After the 1945 election, the Bank, along with much else, changed when it passed from private ownership to nationalisation in 1946.

By the 1970s, the minimum lending rate saw a return to the mid-19th century frenzy of rate changes and unheard of highs.

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Cars queuing for petrol 1973

The world oil crisis in 1973 saw the rate finish on 13% after 11 rate changes, but worse was to come: 14 changes in 1976 saw a high of 15% in October. 1977 saw this halved to 7% after 19 changes over the year. The high watermark of interest rates was reached in 1979 at 17% during the early months of the Thatcher government.

The Black Monday, Tuesday and Wednesday of the late 1980s and early 1990s saw Chancellors grappling with stock market crashes and the collapse of sterling. In 1997 Labour Chancellor Gordon Brown handed control of interest rates back to the Bank of England.

It all looks fairly exhausting. But we are now in uncharted waters. We’ve seen the peaks over time: the latest trough is quite a new phenomenon.

Now what? Our handy round-up of the Brexit financial fallout

British newspaper frontpages following Brexit vote result

The last few days have certainly been momentous for the UK and it seems that nobody really knows what’s going to happen next. It is clear, however, that the country’s departure from the European Union will have an impact on everyone’s finances.

The financial services industry has already been one of the first to see the effects, with dramatic falls in share prices as the markets reacted to the outcome of the referendum. Providers, fund groups and banks have all taken a hit. As with any major change, there will be winners and losers so who will they be? Our colleagues on Money Marketing and Fund Strategy provide in-depth round ups. Tax is a major concern, obviously, and some of the main issues are set out on Accounting Web.

What is the Financial Conduct Authority saying?

Much of the financial regulation currently applicable in the UK comes from EU regulation and this will remain applicable until any changes are made (by the government and Parliament). Firms must therefore continue to abide by their obligations under UK law, including those derived from EU law and continue with implementation plans for legislation that is still to come into effect. Consumers’ rights and protection are unchanged by the referendum. Of course, uncertainty is flavour of the month (or perhaps longer) and the longer term impacts of leaving the EU on the overall regulatory framework will depend on the future relationship the UK has with the EU.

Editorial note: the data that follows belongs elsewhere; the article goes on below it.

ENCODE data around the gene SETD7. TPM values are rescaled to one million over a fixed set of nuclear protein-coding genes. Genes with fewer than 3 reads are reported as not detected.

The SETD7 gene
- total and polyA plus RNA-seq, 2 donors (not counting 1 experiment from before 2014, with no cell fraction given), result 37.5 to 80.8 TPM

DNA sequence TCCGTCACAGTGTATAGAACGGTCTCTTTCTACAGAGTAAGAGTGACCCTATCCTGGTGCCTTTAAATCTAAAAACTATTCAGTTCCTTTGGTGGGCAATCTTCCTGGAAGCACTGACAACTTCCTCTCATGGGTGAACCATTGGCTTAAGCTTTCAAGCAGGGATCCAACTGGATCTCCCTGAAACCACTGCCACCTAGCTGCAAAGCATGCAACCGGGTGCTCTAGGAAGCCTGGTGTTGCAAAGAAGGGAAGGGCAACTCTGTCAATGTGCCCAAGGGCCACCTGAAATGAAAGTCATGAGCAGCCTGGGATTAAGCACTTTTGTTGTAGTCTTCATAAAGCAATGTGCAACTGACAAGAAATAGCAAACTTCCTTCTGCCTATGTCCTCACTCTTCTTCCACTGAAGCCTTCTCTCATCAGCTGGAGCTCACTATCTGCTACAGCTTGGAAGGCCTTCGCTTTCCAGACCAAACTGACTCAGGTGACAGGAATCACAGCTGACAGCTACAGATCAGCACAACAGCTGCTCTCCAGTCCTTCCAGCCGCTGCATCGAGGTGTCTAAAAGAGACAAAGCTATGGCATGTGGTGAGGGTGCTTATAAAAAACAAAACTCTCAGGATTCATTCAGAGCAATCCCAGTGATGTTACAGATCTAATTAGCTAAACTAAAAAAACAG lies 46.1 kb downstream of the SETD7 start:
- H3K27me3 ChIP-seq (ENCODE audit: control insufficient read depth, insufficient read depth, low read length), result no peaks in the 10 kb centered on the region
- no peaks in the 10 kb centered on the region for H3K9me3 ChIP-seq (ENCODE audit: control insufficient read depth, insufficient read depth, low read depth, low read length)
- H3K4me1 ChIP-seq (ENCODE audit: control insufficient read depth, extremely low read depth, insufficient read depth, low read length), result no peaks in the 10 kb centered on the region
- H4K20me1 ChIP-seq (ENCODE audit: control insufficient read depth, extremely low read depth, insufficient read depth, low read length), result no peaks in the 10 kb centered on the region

What is the Governor of the Bank of England (BoE) saying?

Mark Carney has said that we can expect an inevitable period of uncertainty and adjustments following the referendum result, but there will be no inital change in the way our people can travel, and in the way our goods and services can be sold. He has also said that it will take time for the UK to establish new relationships with Europe and the rest of the world, which will result in some market and economic volatility. Mr Carney has sought to reassure the public that the BoE is well-prepared for this through contingency planning, beginning with ensuring that the core of the UK’s financial system is well-capitalised, liquid and strong.

What is the government saying?

Not an awful lot. But this is one thing the British people agree on whichever way they voted: they need to say something soon.

On an interesting note Marketing Week provides an in-depth look at the brand effectiveness of the campaigns.

 

Taxbriefs Chancellors – 5 Norman Lamont 1990-93

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Norman Lamont took over as Chancellor in November 1990 under John Major’s premiership. His term as Chancellor was dominated by the fallout from the ‘Lawson boom’: when he entered office inflation was running at over 10%, base rate was 14% and a recession was underway.

Lamont held office when the UK was forced to leave the European Exchange Rate Mechanism (ERM – a precursor to the Euro) on Black Wednesday (16 March 1992), just two years after joining during Major’s tenure as Chancellor.

What he did

  • In his first (March 1991) Budget he announced:
    • An increase in VAT from 15% to 17.5%;
    • The abolition of higher rate relief for mortgage interest and, as a slight quid pro quo, an above-inflation increase in the basic rate band;
    • That all profit related pay up to £5,000 would be tax-free, rather than the 50% that had previously applied;
    • A flat £200 tax charge on something that he described in his speech as “what I regard as one of the greatest scourges of modern life…. the mobile telephone.” He went on to hope that “as a result of this measure, restaurants will be quieter and the roads will be safer.”